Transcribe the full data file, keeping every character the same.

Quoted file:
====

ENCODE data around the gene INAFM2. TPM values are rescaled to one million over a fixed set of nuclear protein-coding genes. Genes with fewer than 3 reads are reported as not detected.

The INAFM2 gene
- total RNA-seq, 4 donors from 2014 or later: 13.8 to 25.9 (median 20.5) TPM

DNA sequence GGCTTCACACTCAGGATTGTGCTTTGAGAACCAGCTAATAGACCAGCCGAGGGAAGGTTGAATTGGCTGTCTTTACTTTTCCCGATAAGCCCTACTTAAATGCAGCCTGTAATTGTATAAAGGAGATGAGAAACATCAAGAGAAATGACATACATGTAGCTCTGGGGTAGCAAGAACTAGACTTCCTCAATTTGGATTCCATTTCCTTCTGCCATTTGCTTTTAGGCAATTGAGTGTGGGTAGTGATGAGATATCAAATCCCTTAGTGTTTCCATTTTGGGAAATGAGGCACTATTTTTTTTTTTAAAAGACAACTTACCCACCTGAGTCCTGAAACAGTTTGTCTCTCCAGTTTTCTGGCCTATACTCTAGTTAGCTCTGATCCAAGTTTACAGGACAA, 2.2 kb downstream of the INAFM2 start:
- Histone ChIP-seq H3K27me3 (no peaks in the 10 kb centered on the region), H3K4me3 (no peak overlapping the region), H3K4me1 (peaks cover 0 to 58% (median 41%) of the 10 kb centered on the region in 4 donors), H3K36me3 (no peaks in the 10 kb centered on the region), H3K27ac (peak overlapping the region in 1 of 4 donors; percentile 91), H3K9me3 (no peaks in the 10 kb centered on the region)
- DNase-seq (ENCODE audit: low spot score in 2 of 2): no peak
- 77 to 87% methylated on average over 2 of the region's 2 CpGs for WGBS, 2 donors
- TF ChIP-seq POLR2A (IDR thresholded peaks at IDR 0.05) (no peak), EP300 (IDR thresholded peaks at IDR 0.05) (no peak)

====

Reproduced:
ENCODE data around the gene INAFM2. TPM values are rescaled to one million over a fixed set of nuclear protein-coding genes. Genes with fewer than 3 reads are reported as not detected.

The INAFM2 gene
- total RNA-seq, 4 donors from 2014 or later: 13.8 to 25.9 (median 20.5) TPM

DNA sequence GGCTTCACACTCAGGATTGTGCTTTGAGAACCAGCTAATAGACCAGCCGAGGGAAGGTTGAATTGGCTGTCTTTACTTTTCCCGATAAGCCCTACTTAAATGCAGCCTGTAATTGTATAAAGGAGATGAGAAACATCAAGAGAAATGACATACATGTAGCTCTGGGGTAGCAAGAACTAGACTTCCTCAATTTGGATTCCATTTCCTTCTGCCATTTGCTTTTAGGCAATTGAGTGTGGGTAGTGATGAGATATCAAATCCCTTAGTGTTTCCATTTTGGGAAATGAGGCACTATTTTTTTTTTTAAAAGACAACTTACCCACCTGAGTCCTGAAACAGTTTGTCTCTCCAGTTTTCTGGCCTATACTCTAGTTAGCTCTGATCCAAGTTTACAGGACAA, 2.2 kb downstream of the INAFM2 start:
- Histone ChIP-seq H3K27me3 (no peaks in the 10 kb centered on the region), H3K4me3 (no peak overlapping the region), H3K4me1 (peaks cover 0 to 58% (median 41%) of the 10 kb centered on the region in 4 donors), H3K36me3 (no peaks in the 10 kb centered on the region), H3K27ac (peak overlapping the region in 1 of 4 donors; percentile 91), H3K9me3 (no peaks in the 10 kb centered on the region)
- DNase-seq (ENCODE audit: low spot score in 2 of 2): no peak
- 77 to 87% methylated on average over 2 of the region's 2 CpGs for WGBS, 2 donors
- TF ChIP-seq POLR2A (IDR thresholded peaks at IDR 0.05) (no peak), EP300 (IDR thresholded peaks at IDR 0.05) (no peak)